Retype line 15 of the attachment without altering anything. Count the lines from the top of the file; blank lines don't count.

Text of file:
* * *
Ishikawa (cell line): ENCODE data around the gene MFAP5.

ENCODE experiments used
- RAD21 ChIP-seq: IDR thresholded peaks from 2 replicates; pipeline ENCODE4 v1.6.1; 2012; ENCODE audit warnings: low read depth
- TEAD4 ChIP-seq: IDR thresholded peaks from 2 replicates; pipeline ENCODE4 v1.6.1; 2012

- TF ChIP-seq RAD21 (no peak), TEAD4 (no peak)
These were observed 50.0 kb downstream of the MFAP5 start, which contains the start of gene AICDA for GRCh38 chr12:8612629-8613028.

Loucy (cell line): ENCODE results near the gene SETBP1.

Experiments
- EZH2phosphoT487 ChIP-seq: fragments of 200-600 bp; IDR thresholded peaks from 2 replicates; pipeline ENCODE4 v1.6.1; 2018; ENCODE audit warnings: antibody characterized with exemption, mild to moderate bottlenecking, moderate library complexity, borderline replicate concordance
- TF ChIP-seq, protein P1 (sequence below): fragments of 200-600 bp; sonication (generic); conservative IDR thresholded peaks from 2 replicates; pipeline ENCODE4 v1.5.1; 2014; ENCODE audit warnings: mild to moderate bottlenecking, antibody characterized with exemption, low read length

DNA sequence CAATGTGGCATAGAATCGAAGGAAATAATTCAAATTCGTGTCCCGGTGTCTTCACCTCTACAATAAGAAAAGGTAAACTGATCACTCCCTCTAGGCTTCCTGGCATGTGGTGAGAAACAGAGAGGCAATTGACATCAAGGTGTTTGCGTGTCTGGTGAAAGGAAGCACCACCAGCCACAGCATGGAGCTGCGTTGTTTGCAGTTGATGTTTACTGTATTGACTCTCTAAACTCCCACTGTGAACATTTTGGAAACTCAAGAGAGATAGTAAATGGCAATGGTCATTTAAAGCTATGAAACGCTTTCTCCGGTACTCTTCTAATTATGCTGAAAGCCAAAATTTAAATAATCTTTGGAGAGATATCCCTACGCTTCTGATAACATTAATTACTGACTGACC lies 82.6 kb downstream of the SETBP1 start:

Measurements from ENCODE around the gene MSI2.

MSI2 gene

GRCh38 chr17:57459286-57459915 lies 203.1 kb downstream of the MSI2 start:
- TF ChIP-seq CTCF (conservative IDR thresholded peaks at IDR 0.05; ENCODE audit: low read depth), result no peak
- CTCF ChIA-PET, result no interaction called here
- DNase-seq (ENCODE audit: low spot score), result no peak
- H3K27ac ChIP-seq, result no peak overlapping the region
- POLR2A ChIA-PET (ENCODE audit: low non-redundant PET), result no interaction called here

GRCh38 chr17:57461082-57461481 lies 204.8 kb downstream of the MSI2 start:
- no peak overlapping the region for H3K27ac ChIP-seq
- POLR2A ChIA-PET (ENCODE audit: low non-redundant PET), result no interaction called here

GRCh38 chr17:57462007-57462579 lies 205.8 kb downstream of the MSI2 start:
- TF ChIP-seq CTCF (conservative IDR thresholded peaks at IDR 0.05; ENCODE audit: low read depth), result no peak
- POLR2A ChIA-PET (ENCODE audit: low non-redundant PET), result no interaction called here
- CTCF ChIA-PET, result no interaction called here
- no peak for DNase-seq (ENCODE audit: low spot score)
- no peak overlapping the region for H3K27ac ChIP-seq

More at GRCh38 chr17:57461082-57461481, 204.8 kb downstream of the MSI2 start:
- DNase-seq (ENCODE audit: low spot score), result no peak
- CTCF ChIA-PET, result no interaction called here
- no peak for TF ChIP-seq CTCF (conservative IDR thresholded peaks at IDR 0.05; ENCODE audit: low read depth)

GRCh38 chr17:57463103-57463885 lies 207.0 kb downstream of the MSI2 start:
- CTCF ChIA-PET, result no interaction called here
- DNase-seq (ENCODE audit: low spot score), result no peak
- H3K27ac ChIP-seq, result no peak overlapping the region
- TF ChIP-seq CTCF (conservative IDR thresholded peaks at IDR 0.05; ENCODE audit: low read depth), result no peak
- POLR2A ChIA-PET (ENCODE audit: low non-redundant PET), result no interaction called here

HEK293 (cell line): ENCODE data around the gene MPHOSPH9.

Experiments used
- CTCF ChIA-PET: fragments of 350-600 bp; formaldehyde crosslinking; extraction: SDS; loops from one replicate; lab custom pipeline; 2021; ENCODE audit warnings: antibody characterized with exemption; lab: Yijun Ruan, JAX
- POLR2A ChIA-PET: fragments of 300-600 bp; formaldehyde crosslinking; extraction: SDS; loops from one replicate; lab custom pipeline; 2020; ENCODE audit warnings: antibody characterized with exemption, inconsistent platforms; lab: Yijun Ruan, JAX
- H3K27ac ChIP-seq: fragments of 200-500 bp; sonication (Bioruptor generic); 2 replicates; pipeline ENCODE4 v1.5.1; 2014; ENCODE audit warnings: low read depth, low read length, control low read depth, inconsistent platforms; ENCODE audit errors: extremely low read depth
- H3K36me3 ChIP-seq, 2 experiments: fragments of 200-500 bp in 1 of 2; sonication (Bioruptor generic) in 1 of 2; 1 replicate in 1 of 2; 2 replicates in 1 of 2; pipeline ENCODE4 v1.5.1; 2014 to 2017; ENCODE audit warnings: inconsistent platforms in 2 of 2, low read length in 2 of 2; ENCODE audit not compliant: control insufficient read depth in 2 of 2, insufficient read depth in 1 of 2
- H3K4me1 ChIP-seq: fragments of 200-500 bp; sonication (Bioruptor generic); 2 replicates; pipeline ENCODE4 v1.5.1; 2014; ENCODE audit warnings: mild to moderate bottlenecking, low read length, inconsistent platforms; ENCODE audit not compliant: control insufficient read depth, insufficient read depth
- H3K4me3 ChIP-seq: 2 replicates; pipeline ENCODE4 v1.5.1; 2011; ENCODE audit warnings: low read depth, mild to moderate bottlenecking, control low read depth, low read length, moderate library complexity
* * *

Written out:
- TF ChIP-seq CTCF (conservative IDR thresholded peaks at IDR 0.05; ENCODE audit: low read depth), result no peak